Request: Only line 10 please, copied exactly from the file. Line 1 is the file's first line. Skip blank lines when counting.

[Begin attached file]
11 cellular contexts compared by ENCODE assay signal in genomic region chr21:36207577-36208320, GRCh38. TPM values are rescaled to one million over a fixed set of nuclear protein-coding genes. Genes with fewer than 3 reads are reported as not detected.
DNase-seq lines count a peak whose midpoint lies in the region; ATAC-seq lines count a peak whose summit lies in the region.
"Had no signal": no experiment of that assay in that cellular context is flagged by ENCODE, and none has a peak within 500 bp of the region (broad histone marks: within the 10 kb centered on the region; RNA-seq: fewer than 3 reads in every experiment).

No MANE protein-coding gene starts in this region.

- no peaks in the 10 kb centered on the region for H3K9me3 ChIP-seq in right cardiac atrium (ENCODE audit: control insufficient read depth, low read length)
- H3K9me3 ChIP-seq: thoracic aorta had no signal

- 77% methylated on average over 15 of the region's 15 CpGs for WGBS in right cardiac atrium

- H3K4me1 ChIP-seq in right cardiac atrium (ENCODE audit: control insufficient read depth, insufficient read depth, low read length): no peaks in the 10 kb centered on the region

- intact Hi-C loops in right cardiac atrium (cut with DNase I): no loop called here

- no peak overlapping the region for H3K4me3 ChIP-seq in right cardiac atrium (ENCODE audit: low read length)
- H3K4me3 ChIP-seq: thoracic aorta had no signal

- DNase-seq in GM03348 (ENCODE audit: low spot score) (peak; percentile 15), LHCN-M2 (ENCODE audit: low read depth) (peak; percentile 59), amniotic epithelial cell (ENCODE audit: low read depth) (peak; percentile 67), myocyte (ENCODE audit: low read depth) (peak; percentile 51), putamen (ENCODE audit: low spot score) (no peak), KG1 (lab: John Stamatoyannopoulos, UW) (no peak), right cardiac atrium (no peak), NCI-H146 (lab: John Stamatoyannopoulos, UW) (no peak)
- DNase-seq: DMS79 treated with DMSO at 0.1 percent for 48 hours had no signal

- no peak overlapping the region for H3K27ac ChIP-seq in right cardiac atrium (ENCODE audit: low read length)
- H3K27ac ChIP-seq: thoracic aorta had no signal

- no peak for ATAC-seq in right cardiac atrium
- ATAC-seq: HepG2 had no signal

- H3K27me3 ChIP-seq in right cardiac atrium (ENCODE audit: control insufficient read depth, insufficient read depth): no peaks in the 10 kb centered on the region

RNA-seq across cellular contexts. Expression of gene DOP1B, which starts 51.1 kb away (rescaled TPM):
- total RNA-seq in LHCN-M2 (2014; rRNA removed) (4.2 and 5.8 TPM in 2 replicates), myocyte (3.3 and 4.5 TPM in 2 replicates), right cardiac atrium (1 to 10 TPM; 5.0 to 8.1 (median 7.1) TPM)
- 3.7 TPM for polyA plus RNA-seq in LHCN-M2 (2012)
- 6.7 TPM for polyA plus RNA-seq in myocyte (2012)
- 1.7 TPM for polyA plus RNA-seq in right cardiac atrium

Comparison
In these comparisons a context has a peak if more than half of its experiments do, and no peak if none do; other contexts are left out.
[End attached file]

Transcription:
- no peak overlapping the region for H3K4me3 ChIP-seq in right cardiac atrium (ENCODE audit: low read length)